I was a little pissed because SPC Howard, our company commander’s gunner came and told SPC Almazan that my squad needed to go. Since when do orders move up the chain instead of down?
We started heading that direction, and the battalion commander came around and told us to hurry up. I guess we needed to run. When we got there, the commanders were all leaving, except for CPT Veath.
He was having a private meeting with some local leaders, so he took us into an office with an adjoining room. His meeting was in the next room, while we sat staring at each other in the office. Our job was to keep anyone from entering the meeting room.
George went out with some of the Iraqi policemen to get some food for himself, and he asked if any of us wanted some. A few of us had falafel for lunch when he got back. I have had local food in a lot of places, but this was definitely different. It was a piece of flat bread that is pulled open into a pocket, then stuffed with lettuce, tomatoes, maybe some cabbage, and green onions. There was also the falafel, of course, which is a kind of deep fried chickpea stuff. It actually reminds me of hushpuppies. There was also a kind of yellow sauce that was really tangy and very strong. It seemed very familiar to me, but I couldn’t place it. I kept thinking that something about it reminded me of when I was a kid and lived next door to my grandmother.
Later, I asked, “George, what was that yellow sauce?”
“The juice, from uh, how do you say…pick, pickles,” he said.
It made perfect sense then! It tasted almost exactly like my grandmother’s homemade bread and butter pickles. It was homemade pickle juice drizzled over the top of the vegetables.
Colonel Halal, another Iraqi leader, came into the room and asked us to inform CPT Veath that he was downstairs. LT Schardt stuck his head into the meeting to pass the message, and he was quickly shooed out.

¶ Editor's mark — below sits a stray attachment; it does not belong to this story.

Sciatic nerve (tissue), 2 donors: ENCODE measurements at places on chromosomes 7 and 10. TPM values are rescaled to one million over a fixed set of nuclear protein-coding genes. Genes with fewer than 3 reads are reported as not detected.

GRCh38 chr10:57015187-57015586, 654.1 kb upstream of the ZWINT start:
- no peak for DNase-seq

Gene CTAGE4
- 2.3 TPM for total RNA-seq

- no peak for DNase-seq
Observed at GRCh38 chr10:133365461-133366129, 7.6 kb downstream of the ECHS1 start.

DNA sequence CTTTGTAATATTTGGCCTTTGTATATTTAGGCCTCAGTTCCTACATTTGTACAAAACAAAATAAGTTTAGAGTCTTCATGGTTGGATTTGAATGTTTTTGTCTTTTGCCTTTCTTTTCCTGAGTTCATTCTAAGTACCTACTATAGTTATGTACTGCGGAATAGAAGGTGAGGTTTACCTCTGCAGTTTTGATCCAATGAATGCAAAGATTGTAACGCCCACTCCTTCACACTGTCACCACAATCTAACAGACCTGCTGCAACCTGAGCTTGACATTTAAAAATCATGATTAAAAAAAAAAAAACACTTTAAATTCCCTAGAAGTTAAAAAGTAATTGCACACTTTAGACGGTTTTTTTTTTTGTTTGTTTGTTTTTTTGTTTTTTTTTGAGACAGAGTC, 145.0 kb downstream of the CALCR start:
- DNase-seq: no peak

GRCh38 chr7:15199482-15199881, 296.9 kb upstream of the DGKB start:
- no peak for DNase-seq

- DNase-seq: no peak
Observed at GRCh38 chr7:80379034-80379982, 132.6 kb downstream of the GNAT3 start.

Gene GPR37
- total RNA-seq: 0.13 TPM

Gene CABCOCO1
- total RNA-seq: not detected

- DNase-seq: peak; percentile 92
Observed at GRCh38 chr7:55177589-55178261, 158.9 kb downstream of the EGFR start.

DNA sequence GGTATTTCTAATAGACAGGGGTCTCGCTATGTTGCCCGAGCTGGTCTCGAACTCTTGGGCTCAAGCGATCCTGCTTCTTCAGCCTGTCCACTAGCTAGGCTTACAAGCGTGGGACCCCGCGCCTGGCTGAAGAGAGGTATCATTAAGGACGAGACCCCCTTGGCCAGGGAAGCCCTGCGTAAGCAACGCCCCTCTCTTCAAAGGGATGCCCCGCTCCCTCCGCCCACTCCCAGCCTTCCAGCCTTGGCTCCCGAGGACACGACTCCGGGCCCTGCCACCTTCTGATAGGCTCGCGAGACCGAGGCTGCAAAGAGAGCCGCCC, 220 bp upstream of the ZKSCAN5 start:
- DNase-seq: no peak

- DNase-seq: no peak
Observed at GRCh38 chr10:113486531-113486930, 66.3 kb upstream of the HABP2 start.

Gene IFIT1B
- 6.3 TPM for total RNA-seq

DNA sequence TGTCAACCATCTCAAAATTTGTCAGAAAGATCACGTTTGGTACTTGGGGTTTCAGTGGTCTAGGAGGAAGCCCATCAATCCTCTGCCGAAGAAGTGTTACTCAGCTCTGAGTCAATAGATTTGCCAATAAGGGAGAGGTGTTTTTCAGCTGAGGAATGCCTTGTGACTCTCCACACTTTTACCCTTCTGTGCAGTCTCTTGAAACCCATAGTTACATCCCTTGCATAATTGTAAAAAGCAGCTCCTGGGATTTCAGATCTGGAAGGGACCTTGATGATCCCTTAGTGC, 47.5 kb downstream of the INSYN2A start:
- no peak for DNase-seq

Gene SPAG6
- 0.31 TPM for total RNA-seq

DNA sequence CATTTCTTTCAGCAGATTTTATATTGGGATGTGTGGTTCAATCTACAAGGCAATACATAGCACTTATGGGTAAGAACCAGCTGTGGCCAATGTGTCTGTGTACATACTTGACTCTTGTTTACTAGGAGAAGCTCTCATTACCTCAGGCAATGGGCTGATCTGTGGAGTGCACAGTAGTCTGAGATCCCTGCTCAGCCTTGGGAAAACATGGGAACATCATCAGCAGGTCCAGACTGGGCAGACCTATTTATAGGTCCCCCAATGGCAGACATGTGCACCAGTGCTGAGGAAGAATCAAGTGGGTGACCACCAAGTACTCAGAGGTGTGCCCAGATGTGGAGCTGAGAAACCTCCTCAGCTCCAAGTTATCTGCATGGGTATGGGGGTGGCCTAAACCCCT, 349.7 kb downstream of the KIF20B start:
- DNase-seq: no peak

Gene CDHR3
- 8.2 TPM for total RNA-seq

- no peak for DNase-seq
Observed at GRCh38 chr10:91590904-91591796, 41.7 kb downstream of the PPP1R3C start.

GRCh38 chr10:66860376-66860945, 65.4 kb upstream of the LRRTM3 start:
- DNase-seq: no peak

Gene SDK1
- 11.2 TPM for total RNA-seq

CPT Veath finally came out of his meeting, and I again reminded him that “Colonel” Halal was downstairs.
“Aww, fuck!” he said.
I told him, “sir, you need to tell him to go fuck himself.”
“What? Why is that?”
“Because it’s time to go,” I said.
None of us trust that guy anyway.
Captain Veath went down stairs and talked with him for just a few minutes, and we left. It was about 4:30 P.M. when we finally rolled out of JSS Tarmiyah, where the army chow is only for A Co. soldiers.
5 minutes outside of the gate, we had to stop. There was a northbound convoy, and the route is too narrow for us to pass each other. Once they had passed, we continued on our way.
I was glad that we didn’t wait any longer, as the fog and the dust were growing thicker, and visibility was getting very low. The sky was a yellow-brown color, and by the time we reached Taji, I could hardly see the road in front of our Stryker from standing in my hatch.
Taaga and I did our usual, throwing candy and stuff to kids as we passed through. AB’s part of the patrol never did come back up. I guess he went and told the 1SG that sending soldiers out without a medic and air support was really messed up.